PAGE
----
Canning Tomatoes

by | Aug 14, 2016 | CSA Member Updates

When canning tomatoes or any other produce, remember to take your time and use safety precautions.

Have all your utensils ready and absolutely clean, wash hands often and dry with paper towels.  Use standard canning jars, never any commercial jars (such as pickle jars, peanut butter, mayonnaise, etc.).  Use up-to-date resources and avoid using publications dated 1994 or earlier.  This is one time when old family recipes should not be used.

Tomatoes are the most popular home preserved food item. There are a variety of ways to preserve tomatoes, simply as a sauce, but also as tomato juice, salsa, jam & jelly, relish, pickled green tomatoes, and more. Many think that tomatoes are high in acid. But depending on the variety, growing conditions and ripeness, that can vary. An average of 3 pounds of tomatoes per quart is needed when canning. If canning pints, you need a little less than 1 1/2 pounds for each pint. Current canning recommendations require that acid be added to almost all tomatoes that are canned. This can be citric acid, lemon juice, lime juice or vinegar. If you are short on time, you can also freeze tomatoes. They may be frozen either raw or cooked.

An excellent source for food preservation recommendations and a wide variety of recipes is the National Center for Home Food Preservation at Also, visit the University of Minnesota Extension office at

The following guidelines are from the University of Minnesota-Extension website:

An average of 21 pounds is needed per canner load of 7 quarts; an average of 13 pounds is needed per canner load of 9 pints.

Wash tomatoes. Dip in boiling water for 30 to 60 seconds or until skins split, then dip in cold water. Slip off skins and remove cores. Leave whole or halve. Add additional acid to jars: add two tablespoons of bottled lemon or lime juice or 1/2 teaspoon of citric acid or four tablespoons of vinegar with 5 percent acidity per quart of tomatoes. For pints, use one tablespoon bottled lemon or lime juice or 1/4 teaspoon citric acid or two tablespoons of vinegar with 5 percent acidity. Add 1 teaspoon of salt per quart to the jars, if desired. Fill jars with raw tomatoes, leaving 1/2 inch headspace. Press tomatoes in the jars until spaces between them fill with juice. Adjust lids and process.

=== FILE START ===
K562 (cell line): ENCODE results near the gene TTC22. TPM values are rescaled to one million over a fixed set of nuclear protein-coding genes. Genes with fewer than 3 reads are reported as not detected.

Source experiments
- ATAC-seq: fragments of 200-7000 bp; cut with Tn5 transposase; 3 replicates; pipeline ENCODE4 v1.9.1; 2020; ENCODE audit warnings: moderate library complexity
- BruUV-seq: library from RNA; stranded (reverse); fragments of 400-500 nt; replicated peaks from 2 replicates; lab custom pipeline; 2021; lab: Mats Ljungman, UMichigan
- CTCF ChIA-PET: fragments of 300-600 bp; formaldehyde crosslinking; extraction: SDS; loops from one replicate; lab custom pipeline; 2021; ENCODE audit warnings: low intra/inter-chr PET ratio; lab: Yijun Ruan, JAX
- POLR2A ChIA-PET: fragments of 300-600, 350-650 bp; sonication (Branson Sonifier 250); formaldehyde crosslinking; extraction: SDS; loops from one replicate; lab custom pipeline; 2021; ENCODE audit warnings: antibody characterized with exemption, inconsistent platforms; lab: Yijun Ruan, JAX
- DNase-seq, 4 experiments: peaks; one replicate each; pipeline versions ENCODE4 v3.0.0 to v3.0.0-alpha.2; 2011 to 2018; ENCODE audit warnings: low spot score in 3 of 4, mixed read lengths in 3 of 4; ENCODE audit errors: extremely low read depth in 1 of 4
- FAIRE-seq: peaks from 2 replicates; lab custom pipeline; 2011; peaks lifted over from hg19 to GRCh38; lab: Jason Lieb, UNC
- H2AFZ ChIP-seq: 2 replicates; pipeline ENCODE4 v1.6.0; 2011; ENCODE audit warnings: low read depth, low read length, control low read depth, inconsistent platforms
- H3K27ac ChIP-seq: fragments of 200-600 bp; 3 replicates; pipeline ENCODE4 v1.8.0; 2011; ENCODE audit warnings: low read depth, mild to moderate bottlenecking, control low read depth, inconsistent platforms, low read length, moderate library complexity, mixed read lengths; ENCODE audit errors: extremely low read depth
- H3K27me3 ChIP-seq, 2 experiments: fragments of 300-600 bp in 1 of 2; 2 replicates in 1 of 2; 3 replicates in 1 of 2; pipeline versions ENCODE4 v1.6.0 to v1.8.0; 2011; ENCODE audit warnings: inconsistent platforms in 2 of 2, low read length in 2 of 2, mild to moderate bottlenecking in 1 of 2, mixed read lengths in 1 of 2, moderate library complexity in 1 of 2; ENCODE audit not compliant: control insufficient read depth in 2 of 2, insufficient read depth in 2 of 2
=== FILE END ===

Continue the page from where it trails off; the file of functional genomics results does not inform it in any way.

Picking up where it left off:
Processing Times and Methods
Boiling Water Bath, Pints or Quarts – 90 minutes
Dial-Gauge Pressure Canner, Pints or Quarts – 25 minutes @ 11 PSI or 40 minutes @ 6 PSI
Weight-Gauge Pressure Canner, Pints of Quarts – 25 minutes @ 15 PSI or 40 minutes @ 10 PSI

Options for Freezing Fresh Raw Tomatoes
1. Slice tomatoes into at least one-half inch slices. Put slices on a cookie sheet and freeze for two hours. Remove slices and put them into freezer bags or containers.

2. Slice tomatoes into at least one-half inch slices. Package in a rigid airtight container and fast freeze.

3. Wash tomatoes. Dip wholes tomatoes in boiling water for 30 seconds to loosen skins. Core and peel. Freeze whole or in pieces. Pack into containers, leaving l-inch headspace. Seal and freeze.

Tomatoes will not be solid when thawed and are best used in cooking.  Frozen sliced tomatoes should be eaten in a near-frozen state for fresh taste.


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